I’ve had my fair share of screw-ups and betrayals.
Jeez, I make it sound like a Shakespeare play; but truth be told, people will always be hesitant to hand over their cash. And if they think they can get away without paying you, they’ll be sure to try it (unless they’re moral people).
When I first started copywriting, I offered my services for free. This is just one of the many options open to copywriters looking to make a name for themselves. I saw it as a great opportunity to get in with the bigger names in Internet Marketing and get myself on the radars of some of the top guys and girls in the business.
I worked my way up, starting with little-known IM’ers, with small-time info products. I got some great results. from 0 to 5% in a weekend; 10% conversion rates on sales letters in the real-estate niche, 42% and 70% converting sales letters and more. It was GOOD.
But it wasn’t all gravy. There were problems. The few times I made an agreement with some prospects about some form of reimbursement or reward for high-performance copy went unanswered.
I’ve been ignored, blocked, argued with, and more.
I even had one businesswoman ask me for some copy (on the recommendation from a close business friend of mine), with a small fee agreement of $100 (this was awhile ago now – I realise that’s a menial fee now). She paid me $50 up front (a 50% upfront fee), and after having received the copy from me, proceeded to run off into the sunset, without so much as a look of remorse or guilt. 50 bucks; I work my ass off for someone, and they run off for 50 dollars?
It’s pretty unbelievable, I know. Granted, I’m younger than most copywriters. I was naive at the beginning, and you learn a lot from making mistakes. And boy, have I learned this lesson.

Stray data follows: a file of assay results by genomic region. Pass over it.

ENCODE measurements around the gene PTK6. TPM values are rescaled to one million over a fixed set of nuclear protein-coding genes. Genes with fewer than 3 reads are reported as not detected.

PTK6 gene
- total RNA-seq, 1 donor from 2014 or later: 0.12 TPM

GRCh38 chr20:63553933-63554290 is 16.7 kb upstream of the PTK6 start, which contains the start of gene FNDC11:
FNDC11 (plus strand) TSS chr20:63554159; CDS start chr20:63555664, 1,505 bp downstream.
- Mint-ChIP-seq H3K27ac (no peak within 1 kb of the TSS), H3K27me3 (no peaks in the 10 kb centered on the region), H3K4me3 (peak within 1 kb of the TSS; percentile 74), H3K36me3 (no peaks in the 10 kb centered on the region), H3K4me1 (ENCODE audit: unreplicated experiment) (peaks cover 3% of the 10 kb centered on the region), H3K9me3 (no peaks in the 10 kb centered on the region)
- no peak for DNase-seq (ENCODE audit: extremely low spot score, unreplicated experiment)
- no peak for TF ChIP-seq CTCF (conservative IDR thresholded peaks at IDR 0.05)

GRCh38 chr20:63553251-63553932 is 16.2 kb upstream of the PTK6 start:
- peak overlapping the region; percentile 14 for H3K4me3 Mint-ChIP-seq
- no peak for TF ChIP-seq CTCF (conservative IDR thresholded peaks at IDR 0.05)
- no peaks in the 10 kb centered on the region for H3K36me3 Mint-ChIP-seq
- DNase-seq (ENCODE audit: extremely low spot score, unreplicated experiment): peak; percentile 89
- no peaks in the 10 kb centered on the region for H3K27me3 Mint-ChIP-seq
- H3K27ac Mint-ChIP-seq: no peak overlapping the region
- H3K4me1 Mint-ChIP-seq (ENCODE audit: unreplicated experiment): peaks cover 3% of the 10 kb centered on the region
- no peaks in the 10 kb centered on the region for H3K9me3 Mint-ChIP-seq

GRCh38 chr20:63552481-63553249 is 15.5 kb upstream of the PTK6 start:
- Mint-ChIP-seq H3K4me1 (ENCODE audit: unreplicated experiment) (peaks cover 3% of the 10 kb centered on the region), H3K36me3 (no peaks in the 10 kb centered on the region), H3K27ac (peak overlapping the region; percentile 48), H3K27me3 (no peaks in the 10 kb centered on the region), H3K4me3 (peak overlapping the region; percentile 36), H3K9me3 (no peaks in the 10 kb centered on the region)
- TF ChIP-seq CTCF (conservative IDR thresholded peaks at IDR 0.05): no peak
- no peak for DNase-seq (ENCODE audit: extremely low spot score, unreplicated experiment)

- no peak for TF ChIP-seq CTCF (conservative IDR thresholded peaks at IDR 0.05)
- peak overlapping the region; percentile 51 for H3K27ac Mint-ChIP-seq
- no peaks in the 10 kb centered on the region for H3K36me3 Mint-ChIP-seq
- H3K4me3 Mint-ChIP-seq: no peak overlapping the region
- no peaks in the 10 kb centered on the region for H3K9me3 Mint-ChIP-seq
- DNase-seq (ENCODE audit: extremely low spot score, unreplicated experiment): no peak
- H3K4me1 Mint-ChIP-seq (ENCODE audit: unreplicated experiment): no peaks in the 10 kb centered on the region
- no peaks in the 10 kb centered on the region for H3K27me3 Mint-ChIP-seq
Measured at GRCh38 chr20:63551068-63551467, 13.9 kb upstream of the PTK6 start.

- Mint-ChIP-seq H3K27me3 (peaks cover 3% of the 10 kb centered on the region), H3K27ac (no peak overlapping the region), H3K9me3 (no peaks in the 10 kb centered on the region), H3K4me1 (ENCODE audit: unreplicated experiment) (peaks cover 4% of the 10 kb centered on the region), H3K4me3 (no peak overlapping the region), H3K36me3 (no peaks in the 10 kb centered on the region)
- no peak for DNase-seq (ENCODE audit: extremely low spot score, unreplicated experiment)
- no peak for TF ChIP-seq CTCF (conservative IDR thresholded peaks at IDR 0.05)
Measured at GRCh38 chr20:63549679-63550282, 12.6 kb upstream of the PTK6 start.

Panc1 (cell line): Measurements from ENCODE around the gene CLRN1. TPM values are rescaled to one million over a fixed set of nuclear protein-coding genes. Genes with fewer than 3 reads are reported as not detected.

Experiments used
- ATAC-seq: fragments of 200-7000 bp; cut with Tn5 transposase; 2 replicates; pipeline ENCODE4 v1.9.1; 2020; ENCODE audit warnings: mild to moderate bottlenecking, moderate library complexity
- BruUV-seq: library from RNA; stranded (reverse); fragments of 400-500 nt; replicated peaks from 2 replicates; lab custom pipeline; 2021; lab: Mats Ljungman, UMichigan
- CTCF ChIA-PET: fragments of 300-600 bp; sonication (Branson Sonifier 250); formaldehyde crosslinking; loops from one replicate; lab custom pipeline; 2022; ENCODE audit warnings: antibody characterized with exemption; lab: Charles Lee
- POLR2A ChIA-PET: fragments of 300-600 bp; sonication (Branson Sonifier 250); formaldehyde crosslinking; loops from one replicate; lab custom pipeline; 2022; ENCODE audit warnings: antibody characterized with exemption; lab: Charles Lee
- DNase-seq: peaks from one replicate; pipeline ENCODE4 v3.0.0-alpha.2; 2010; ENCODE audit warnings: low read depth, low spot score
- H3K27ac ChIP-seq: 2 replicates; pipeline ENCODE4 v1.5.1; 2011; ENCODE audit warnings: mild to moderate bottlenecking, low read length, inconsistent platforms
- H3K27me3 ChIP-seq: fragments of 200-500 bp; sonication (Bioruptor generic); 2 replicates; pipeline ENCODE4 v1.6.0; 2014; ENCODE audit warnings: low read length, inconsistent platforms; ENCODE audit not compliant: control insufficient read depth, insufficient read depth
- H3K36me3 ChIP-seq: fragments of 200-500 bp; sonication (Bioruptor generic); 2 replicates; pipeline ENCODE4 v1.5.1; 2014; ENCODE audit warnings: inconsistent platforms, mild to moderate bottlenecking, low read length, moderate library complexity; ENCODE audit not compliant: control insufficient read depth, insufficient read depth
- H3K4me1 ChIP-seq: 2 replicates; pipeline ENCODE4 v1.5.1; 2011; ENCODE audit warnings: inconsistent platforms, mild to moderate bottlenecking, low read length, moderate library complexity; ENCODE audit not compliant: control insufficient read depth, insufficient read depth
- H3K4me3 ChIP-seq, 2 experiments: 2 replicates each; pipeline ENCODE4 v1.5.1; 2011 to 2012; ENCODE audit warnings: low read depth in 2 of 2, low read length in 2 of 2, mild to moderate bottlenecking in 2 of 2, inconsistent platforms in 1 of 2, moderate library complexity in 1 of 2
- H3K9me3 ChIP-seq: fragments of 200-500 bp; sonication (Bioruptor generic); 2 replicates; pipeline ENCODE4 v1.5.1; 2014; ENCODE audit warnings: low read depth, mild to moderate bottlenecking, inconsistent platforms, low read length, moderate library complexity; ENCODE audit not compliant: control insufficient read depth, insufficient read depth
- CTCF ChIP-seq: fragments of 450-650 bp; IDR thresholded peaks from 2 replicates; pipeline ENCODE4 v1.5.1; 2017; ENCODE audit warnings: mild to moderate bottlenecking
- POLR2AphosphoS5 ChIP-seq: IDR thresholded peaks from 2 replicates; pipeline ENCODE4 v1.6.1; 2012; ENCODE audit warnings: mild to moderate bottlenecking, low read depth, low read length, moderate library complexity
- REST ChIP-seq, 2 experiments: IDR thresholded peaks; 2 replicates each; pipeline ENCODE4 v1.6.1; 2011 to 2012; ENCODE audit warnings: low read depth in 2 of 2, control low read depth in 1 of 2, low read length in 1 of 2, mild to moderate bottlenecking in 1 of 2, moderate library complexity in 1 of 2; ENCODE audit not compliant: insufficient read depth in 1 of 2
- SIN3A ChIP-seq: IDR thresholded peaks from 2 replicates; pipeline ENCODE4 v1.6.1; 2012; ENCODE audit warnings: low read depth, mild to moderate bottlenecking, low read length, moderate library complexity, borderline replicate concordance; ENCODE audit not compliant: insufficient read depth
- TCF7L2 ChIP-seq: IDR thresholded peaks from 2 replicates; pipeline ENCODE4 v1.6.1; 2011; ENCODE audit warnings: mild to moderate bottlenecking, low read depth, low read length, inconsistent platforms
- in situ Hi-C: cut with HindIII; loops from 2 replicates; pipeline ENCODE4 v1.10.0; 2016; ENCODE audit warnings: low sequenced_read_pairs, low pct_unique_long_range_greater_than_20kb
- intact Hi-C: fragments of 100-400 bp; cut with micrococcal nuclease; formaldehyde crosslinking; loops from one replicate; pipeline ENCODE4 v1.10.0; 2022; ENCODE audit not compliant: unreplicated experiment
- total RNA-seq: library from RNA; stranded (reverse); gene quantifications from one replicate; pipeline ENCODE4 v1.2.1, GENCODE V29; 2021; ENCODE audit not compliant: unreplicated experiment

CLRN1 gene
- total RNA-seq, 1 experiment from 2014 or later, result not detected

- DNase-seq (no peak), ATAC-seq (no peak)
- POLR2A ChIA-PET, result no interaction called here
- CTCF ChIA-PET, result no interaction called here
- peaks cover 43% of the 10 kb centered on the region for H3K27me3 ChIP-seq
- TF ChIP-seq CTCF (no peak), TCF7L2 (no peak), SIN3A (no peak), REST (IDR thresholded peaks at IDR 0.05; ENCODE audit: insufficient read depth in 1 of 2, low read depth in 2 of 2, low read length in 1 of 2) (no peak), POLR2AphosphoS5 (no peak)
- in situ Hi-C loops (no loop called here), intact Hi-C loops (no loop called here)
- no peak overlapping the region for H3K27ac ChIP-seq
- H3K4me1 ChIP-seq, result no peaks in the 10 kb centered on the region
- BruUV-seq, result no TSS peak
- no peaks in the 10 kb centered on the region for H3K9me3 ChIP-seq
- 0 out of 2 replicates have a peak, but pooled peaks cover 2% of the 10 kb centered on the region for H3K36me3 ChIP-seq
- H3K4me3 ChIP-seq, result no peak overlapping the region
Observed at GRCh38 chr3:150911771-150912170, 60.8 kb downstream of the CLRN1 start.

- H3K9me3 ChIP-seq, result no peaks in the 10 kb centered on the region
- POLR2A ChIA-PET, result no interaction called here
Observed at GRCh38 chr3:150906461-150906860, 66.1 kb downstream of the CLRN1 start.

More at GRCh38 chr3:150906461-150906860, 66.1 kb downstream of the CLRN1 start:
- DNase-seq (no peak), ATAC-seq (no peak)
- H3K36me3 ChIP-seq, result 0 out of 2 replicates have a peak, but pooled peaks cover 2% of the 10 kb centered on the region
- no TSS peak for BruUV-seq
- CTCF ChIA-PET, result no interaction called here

Now, you’re going to get screwed over at some point in your career – there’s no two ways about that, no matter how many safeguards you use. I still get shafted from time to time, simply because I have too much faith in people. I’m a trusting guy, and I let people get away with murder.
But after having been screwed over again recently, I’ve decided to become a bit more ruthless with my client choice. And along with that, I’ve got some lessons for you from my experience:
1.) Don’t work for someone unless they’re willing to pay you SOMETHING upfront. It shows a commitment by the client if they’re willing to put some money on the line; if they don’t, they’re not sure they’re going to make money from the product (meaning you won’t get paid). If they’re willing to risk a bit of cash on a product, it shows a solid faith in their business and product(s).
2.) Set up a clear agreement with the client. Make sure both parties are clear on what the project is, and what’s been agreed. The last thing you want is a client who suddenly needs another landing page doing (and expects you to work for no extra money). It protects you primarily, but it also protects your client.
3.) If you can, fill out and sign a contract. Bob Bly provides a great template in his book “Copywriter’s Toolkit” along with other materials. A contract enforces a legally-binding agreement between both parties. And if your client suddenly up and disappears with your work, you can use the contract to get paid what you deserve.
Note: You may need to have some finances for this, since it may cost you some money to go to court and such.
4.) Keep possession of all property rights until the full payment has been made. What this means is, everything you write is instantly your property. No one has rights to copy your work unless you have explicitly given them permission to do so.
Only hand over rights to your copy once you’ve been fully paid. You could include this in the contract if you decide to write one up to keep things simple. At the very least, you can threaten troublesome clients with a copyright notice and have them take down your copy until they pay you.
There are other safeguards, but these are my first port of call. Protect yourself, and bear in mind the risks of being a freelancer. Another obvious tip is to choose clients who seem like they’d be loyal and trustworthy clients. Sure, there’s still a risk of them being douchebags and ripping you off, but if you start with judging them by character, and then enforce the safeguards I’ve suggested, you’ll minimise the risk of you not getting your fee.
So go get paid.